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Dr. Ruth exposes sex myths in talk

Sexual therapist Ruth Westhimer (right) talks with a student at a book-signing after her speech Tuesday night. In her talk, Westhimer underscored the importance of scientific research in improving sexual relationships. The event drew a crowd of more than 550 in Reynolds Theater.
Sexual therapist Ruth Westhimer (right) talks with a student at a book-signing after her speech Tuesday night. In her talk, Westhimer underscored the importance of scientific research in improving sexual relationships. The event drew a crowd of more than 550 in Reynolds Theater.

Ruth Westheimer believes that a lesson taught with humor is a lesson learned well.

Tuesday night in Reynolds Theater, more than 550 members of the Duke community laughed their way to learning that talking openly about sex can have many benefits.

With a presence far exceeding her four-foot-seven-inch frame, Westheimer, better known as Dr. Ruth, engaged the audience in a lively discussion about the importance of sexual literacy to personal happiness. Westheimer said fewer unintended pregnancies in America and more women willing to embrace their sexuality are among the many improvements she has seen come out of speaking freely about sex.

The 81-year-old preeminent sexual expert broke the ice by leading the audience in a chant of important sexual terminology. The audience responded well to Westhimer’s frank approach, freely repeating words such as “orgasm,” “erection” and “masturbation” as they warmed up to the topic.

“She is all about being open about your sexuality and that is definitely something that we need to talk about more,” junior Katie Lootens said.

Westhimer started by exposing the many myths that surround the ubiquitous act. Myths that the doctor warned the audience be aware of include women never masturbating, men needing to sleep after sex and the existence of the mysterious G-spot.

Because she said the last real scientific sexual study dates back several years, Westhimer asked the Duke community to become involved in sexual research so that more of these myths can be revealed.

“Real research is very difficult and expensive, but we have no choice,” she said. “There are so many ways to improve our good relationships and our good sex, but we need a new study. It can’t just be a myth or three women sitting on a kitchen table writing about a G-spot. It needs to be a scientific study with all the respect necessary given to the topic.”

Vice President for Student Affairs Larry Moneta joined the talk by reading questions from the audience—ranging from topics like first-time experiences to playing with toys. Moneta said he was impressed by Westhimer’s ability to bring new knowledge in an interesting way to a frequently discussed topic.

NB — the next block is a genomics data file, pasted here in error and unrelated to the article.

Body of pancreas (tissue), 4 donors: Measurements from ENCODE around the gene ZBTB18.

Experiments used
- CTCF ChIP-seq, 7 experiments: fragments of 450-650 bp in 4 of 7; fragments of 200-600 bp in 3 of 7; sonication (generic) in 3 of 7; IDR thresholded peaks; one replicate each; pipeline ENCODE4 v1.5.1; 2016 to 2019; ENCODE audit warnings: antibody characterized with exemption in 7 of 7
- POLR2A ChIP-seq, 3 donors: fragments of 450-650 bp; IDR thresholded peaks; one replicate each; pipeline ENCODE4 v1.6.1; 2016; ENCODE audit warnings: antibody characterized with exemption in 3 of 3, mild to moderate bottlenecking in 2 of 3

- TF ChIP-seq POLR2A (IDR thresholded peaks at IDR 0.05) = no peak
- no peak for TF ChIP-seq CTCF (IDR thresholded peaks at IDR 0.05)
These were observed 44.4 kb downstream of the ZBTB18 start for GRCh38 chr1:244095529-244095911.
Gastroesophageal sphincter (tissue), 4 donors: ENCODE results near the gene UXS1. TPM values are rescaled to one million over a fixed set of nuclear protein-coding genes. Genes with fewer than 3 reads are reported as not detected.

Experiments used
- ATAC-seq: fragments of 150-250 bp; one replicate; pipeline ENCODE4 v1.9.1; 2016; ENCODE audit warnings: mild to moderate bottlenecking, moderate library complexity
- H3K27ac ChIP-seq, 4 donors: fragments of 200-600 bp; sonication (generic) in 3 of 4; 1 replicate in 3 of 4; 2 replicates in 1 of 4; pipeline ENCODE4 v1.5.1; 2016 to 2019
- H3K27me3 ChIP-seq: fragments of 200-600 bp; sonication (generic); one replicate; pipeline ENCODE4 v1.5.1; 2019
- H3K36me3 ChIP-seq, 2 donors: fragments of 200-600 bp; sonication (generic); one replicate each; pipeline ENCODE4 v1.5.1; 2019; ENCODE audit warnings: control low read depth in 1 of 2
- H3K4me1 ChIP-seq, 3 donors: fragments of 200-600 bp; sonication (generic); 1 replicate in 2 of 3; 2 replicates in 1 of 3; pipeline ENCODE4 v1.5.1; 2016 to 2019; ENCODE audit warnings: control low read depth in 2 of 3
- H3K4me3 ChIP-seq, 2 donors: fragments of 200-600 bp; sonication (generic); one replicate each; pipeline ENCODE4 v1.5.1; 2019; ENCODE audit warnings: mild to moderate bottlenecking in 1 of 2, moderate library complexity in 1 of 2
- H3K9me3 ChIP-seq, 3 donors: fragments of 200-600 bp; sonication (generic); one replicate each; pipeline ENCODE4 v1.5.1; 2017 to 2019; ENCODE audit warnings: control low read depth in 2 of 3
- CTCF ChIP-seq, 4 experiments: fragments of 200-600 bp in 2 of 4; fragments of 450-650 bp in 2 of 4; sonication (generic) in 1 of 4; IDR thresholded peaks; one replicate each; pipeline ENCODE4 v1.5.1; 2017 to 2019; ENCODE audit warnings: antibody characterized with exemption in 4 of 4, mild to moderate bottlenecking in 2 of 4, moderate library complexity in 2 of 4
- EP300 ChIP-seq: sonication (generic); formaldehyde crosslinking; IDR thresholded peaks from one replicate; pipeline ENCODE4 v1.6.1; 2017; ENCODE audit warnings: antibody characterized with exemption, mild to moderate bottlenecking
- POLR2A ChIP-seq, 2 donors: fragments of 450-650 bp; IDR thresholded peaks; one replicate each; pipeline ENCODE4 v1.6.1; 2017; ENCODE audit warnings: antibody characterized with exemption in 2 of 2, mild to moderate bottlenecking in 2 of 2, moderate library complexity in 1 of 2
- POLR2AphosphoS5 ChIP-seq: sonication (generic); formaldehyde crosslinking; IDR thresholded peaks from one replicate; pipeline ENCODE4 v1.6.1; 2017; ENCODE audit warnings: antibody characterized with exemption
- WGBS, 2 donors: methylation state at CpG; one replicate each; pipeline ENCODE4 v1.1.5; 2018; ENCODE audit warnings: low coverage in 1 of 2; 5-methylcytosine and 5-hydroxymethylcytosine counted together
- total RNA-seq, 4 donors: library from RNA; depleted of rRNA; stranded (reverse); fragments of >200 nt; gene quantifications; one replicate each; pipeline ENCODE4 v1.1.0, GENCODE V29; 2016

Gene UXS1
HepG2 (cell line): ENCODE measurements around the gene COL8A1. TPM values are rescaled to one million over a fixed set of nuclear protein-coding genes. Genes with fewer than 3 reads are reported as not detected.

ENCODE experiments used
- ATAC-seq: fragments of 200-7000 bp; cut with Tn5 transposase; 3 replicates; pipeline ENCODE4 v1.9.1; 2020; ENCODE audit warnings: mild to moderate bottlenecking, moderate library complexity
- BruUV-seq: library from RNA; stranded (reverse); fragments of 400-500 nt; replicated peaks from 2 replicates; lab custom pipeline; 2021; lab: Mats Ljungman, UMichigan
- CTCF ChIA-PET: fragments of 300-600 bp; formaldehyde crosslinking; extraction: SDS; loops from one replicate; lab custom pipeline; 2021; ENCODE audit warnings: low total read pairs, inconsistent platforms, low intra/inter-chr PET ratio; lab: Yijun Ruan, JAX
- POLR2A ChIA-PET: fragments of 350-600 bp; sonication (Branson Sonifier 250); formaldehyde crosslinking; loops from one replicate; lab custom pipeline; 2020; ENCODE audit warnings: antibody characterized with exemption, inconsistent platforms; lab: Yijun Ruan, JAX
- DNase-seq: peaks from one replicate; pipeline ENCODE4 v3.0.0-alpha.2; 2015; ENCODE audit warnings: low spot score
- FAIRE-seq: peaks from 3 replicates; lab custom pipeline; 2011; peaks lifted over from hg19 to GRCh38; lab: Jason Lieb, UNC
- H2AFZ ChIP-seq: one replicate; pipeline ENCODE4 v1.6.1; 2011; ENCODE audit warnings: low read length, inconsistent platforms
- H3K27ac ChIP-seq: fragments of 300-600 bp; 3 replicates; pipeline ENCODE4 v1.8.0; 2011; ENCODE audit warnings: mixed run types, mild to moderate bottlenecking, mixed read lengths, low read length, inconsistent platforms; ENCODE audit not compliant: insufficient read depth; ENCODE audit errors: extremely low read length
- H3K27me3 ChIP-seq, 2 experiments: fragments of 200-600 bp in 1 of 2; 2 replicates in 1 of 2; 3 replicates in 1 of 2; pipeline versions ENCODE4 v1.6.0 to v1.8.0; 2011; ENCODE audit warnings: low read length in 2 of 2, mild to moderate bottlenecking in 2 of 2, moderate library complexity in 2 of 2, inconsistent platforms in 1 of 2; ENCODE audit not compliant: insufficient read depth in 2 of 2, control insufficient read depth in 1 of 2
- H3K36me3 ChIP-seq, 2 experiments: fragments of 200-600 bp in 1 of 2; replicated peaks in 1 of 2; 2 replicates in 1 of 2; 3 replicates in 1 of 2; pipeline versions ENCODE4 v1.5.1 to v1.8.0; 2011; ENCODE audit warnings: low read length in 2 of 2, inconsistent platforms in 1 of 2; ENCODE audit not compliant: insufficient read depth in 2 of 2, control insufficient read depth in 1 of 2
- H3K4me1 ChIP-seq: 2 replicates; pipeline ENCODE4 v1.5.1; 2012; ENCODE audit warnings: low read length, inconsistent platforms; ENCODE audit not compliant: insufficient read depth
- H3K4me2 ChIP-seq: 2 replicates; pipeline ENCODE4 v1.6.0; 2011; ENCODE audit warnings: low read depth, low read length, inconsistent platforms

“We tend to think of her work in a humorous way,” Moneta said. “But she is a scientist and she has found a humorous way to present science, which makes her engaging.”

But Westhimer’s life has not always been the subject of sex columns and late-night radio shows.

Born in Germany in 1928, Westhimer was sent to Switzerland to escape the Holocaust. By the end of the war, she learned that the struggle had taken her entire family. At the age of 16 she went to Palestine and joined the Haganah, the Israeli freedom fighters, as a sniper before she was seriously wounded by a bomb blast.

Westhimer was hosted by Jewish Life at Duke and The Rubenstein-Silvers Hillel Student Board because of her special connection to Judaism.

“Westhimer appeals to a wide audience of students across campus,” said Duke Hillel President Scott Gorlick, a junior. “Westhimer’s Jewish background was of particular interest to us, especially since she served time in the Haganah. We are very excited to have her reach such a great amount of people throughout the Duke community.”

After moving to the United States in the mid 1950s, Westhimer took a job with Planned Parenthood in Harlem and ultimately made a career out of talking about sex. She has since become one of the most widely known sex experts in the country. She is the author of 35 books, including “Sex for Dummies,” the host of a nationally syndicated TV show and the owner of a sex advice Web site.

In the age of pervasive technology and access to information, Westhimer also commented on how the latest technology has affected personal relationships. Because she often sees couples texting other people or surfing the Internet while together, Westhimer said she is concerned about the negative effects this may have on their love lives.

“It can be a big problem,” Westhimer said. “People have to find a balance between technology and the need to be touched, hugged and related to. I’m not negating technology. When I need to find something it helps me. But I am also very aware of the need for people to continue to relate to each other.”

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